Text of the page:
Glaucoma is a group of different conditions that damage the optic nerve, harming vision. This damage is typically caused by high levels of pressure, which place the eye and optic nerve under stress.
The damage and subsequent vision loss happen gradually, with many not even really noticing until things have progressed quite a bit. The vision loss associated with glaucoma cannot be reversed, making early detection and treatment paramount.
The signs and symptoms of glaucoma can vary significantly depending on the type and how far they’ve progressed. The two main categories of symptoms are open-angle glaucoma and acute angle-closure glaucoma.
Open-angle typically results in blind spots in your side or central vision, usually in both eyes. This will develop into tunnel vision in the later stages. Alternatively, angle-closure results in painful headaches accompanied by blurry vision. People may also experience nausea, eye pain and redness, as well as a halo effect around lights.
Other types of glaucoma include normal-tension glaucoma, pigmentary glaucoma, and childhood glaucoma. These less common forms of the condition provide interesting cases, such as how normal-tension glaucoma occurs despite a lack of internal eye pressure.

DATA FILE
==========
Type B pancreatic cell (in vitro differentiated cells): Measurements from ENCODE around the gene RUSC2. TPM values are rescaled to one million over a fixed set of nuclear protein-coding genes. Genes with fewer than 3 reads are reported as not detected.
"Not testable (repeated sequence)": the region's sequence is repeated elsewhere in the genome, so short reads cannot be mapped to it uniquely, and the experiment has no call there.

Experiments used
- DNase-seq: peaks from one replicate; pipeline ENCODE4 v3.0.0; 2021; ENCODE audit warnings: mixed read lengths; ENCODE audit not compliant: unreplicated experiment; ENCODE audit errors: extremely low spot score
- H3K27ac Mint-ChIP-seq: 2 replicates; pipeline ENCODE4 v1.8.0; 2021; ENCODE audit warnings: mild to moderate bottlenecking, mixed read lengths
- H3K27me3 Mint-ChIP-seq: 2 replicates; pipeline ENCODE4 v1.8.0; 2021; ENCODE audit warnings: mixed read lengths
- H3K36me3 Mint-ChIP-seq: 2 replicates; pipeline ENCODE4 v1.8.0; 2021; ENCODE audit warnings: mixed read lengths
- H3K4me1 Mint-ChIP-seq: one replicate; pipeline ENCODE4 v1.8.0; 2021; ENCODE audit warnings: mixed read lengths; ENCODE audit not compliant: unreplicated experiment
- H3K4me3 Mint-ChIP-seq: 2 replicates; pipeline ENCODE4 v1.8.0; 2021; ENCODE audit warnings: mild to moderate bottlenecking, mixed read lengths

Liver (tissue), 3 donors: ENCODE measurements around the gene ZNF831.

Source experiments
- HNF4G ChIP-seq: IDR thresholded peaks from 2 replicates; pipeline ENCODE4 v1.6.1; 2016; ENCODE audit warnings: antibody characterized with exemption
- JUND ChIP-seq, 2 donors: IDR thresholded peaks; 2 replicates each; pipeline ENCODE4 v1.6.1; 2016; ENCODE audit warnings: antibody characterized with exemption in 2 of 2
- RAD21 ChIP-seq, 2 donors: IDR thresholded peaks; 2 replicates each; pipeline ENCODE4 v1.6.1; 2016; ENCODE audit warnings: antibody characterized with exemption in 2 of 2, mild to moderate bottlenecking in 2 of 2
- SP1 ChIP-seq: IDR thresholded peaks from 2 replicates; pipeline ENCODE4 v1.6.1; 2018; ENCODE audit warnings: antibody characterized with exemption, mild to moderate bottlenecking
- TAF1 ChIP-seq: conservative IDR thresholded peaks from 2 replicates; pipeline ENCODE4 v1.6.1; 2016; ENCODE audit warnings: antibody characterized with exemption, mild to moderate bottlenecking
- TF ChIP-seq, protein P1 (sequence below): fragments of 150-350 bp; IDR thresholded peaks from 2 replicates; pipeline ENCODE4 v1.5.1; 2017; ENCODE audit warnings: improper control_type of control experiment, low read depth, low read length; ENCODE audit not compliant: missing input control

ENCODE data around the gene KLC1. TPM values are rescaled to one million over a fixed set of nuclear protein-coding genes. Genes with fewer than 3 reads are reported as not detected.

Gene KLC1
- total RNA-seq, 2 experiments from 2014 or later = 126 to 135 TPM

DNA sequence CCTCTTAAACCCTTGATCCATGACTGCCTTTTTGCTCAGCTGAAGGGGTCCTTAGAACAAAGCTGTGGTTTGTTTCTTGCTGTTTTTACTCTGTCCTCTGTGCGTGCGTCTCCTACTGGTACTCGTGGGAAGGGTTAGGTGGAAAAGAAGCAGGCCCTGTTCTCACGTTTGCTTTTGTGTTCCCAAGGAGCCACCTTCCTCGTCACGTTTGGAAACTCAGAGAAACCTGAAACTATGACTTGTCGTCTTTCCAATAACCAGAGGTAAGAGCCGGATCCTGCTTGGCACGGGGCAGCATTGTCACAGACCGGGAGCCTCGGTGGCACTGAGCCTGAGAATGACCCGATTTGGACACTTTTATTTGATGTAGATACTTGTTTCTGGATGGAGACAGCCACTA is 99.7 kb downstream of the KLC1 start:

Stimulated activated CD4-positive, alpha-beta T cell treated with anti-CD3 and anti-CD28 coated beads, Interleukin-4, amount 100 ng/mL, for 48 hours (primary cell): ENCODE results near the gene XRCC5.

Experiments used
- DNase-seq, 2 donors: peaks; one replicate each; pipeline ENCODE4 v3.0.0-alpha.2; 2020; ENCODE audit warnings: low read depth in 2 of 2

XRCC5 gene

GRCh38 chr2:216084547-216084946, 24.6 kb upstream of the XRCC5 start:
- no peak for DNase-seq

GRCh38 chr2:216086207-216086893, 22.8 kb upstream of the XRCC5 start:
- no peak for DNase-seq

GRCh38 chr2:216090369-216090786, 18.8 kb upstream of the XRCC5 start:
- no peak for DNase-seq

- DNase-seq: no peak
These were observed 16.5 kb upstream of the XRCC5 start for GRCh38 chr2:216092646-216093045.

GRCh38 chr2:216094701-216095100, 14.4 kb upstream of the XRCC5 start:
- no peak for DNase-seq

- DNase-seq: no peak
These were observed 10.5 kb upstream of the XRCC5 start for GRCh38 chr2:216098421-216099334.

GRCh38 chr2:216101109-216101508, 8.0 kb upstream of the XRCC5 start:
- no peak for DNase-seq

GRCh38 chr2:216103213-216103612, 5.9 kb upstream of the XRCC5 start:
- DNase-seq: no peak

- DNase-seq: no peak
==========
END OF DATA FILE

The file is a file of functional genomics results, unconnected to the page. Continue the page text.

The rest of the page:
Glaucoma is caused by damage to the optic nerve, which gradually develops into blind spots. While researchers still don’t fully understand why this happens, they know that it’s typically related to increased pressure.
This increased pressure happens when there’s a buildup of the fluid that flows through the eyes. Instead of draining out as it’s meant too, via the trabecular meshwork, this fluid can’t flow out fast enough, increasing overall pressure.
The main risk factor for glaucoma is high internal eye pressure, as discussed. However, a few other things also seem to be related to higher rates of glaucoma. These include being over the age of 60, having a family history, being of African descent, having very poor eyesight, an eye injury, or prolonged use of eye drops can all increase your chances of developing glaucoma.
Glaucoma is a relatively common condition, with an estimated three million Americans living with the disease. Open-angle glaucoma is by far the more common type, with around 2.7 million of those affected by the condition having this type.
If you’re worried about you or a loved one’s eyesight, be sure to talk to a doctor as soon as possible. Only they can offer the proper testing and diagnosis. The damage caused by glaucoma cannot be reversed, making early detection and treatment extremely important. For many people, they won’t really notice anything is wrong until it’s too late.